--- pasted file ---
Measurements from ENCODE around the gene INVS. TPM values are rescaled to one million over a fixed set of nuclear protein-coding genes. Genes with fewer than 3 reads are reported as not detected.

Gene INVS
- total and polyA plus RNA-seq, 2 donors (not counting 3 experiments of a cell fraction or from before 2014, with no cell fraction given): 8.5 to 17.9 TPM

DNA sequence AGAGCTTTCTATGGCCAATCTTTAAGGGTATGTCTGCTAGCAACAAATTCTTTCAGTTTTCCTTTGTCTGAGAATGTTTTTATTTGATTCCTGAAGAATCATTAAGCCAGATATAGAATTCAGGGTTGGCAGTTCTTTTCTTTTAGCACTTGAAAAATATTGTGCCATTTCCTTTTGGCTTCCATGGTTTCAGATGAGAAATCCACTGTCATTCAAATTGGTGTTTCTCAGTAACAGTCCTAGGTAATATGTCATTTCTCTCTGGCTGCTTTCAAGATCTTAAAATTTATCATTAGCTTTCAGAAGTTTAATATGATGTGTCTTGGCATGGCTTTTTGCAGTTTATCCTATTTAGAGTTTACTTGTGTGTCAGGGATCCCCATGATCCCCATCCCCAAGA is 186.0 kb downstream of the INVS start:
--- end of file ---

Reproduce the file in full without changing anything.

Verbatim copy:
Measurements from ENCODE around the gene INVS. TPM values are rescaled to one million over a fixed set of nuclear protein-coding genes. Genes with fewer than 3 reads are reported as not detected.

Gene INVS
- total and polyA plus RNA-seq, 2 donors (not counting 3 experiments of a cell fraction or from before 2014, with no cell fraction given): 8.5 to 17.9 TPM

DNA sequence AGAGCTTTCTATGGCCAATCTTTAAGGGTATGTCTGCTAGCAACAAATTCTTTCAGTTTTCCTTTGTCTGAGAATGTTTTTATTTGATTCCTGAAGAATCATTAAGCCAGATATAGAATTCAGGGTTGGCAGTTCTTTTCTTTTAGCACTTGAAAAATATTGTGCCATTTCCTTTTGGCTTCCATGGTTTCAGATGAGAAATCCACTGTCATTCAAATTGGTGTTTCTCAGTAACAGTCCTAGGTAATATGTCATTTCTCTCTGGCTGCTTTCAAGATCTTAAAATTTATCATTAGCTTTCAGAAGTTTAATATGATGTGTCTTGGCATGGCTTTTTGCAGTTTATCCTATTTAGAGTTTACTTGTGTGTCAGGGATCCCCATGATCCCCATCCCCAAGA is 186.0 kb downstream of the INVS start: